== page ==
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Angels with Dirty Faces (1938) [Warner Archive Blu-ray review]

Angels with Dirty Faces is peak James Cagney acting. But, it’s also an insanely confusing movie. By that, I’m not referring to looking back on 1938 through 2021 lenses. Basically, Pat O’ Brien plays a former criminal who gets away with being a stick-up man. Now, he’s a Priest and tries to get his former criminal pals to give up their profitable ways. All the while, he gives the NYPD and local criminals a pass because that’s just who they are now.

Warner Brothers gangster movies dominated the 1930s and early 40s for a reason. They were reflective of a part of society that got neglected from the Marx Brothers comedies and the flashy musicals. Urban audiences wanted to see stories that reflected what was happening in the streets, as the country sunk deeper into the Great Depression. Angels with Dirty Faces kinda understood that. But, then the finale happens.

While I’m not going to spoil 80 year old movies here, I wanted to add something. Due to fear from the Hayes Office among other entities, Hollywood and America became scared to glamorize the criminal experience for mainstream America. Angels with Dirty Faces was hitting a time where it wouldn’t take that much to get the gentry into an anarchic rage. So, that means forcing consequences into stories where they don’t work.

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People often forget Pat O’Brien and Humphrey Bogary were in Angels with Dirty Faces. The reason for that is legit, because all of these films were designed to be Cagney vehicles. Warner Brothers pushed up The Dead End Kids as co-stars, but they just fit the need to have a roaming kid gang. Honestly, the whole film plays as a look at how many people can crap on Rocky Sullivan. Cagney’s Rocky is a gang that can’t get a break, but the system isn’t designed to let him go ahead.

Hell, what’s so nasty about Angels with Dirty Faces is that the friends and well-wishers in Rocky’s life can’t wait to throw him under the bus. Forget it, I’m spoiling the ending. The final act of Cagney’s life is to give O’Brien an example to show to the Dead End Kids. What’s funny is that the Dead End Kids almost break character to call out how dumb of a turn that was for the movie.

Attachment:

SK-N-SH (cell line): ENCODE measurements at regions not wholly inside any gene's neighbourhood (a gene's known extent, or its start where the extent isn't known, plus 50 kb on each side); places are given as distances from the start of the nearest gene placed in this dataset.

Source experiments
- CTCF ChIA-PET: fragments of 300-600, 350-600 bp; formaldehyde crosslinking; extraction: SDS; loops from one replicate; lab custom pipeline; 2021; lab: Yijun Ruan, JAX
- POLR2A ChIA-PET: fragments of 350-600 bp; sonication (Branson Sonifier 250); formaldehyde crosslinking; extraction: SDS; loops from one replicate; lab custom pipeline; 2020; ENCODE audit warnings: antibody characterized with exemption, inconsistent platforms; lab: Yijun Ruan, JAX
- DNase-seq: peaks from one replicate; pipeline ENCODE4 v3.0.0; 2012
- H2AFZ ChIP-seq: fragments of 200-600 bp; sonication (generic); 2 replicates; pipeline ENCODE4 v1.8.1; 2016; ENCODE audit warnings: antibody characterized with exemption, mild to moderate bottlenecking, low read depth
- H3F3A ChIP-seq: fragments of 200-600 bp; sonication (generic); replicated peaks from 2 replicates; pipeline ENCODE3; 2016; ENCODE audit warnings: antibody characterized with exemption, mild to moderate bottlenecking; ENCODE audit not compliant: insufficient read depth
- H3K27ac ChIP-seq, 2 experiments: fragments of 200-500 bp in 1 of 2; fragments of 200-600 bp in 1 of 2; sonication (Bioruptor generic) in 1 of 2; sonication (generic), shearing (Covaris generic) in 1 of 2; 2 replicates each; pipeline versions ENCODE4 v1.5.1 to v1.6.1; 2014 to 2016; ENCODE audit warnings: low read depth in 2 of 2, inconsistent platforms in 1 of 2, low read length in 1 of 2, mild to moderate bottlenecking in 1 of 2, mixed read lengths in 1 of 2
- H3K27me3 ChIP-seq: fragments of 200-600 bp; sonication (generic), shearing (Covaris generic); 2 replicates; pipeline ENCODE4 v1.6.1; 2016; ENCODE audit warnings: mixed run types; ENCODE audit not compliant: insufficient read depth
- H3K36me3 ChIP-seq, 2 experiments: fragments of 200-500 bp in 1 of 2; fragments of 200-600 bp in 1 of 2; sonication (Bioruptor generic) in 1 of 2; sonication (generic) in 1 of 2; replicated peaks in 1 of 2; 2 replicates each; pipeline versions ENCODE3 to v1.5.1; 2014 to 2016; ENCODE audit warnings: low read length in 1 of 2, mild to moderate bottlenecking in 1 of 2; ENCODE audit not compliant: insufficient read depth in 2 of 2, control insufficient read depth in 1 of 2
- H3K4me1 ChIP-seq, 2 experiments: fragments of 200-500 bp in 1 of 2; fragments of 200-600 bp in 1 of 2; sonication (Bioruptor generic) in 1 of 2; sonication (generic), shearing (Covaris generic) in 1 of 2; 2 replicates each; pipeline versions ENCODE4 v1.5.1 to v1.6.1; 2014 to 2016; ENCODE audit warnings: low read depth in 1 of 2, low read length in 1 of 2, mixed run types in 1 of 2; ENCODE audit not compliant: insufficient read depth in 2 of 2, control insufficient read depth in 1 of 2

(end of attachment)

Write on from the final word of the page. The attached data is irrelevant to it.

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In 2022, I want to take a look at Michael Curtiz’s wider body of work. Serving as the premiere director of Warner Brothers in this era, it’s neat to see how hard Curtiz could pivot from movie to movie. But, the guy was a studio man and he wasn’t going to challenge why the turn for Cagney made no sense. Basically, Angels with Dirty Faces ends with O’Brien setting Cagney up and then calling him a coward to the others for getting executed.

What is that? While I mentioned the need to not glamorize criminals during the Depression, you can almost feel the fear of a population uprising in these narratives. I wonder if an Angels with Dirty Faces could work in the modern era. Probably not.

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The Dead End Kids work more as an afterthought. I never got the appeal of these kind of early cinema gimmick players. But, I guess that’s just me looking back from the present.

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Warner Archive comes with a classic Leonard Maltin Night at the Movies presentation. I love these, because they recreate what it would have been like to see the movie on a busy night back in 1938. You get a newsreel, trailers, classic cartoon shorts, commentary and even some audio-only supplementals. Plus, the A/V Quality has never looked so crisp for a 83 year old movie. I’d recommend a purchase to Noir and Gangster movie fans.

Fans can purchase Angels with Dirty Faces at the Warner Archive Amazon Store or online retailers where DVDs and Blu-rays® are sold

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Angels with Dirty Faces (1938) [Warner Archive Blu-ray review]

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Troy Anderson is the Owner/Editor-in-Chief of AndersonVision. He uses a crack team of unknown heroes to bring you the latest and greatest in Entertainment News.

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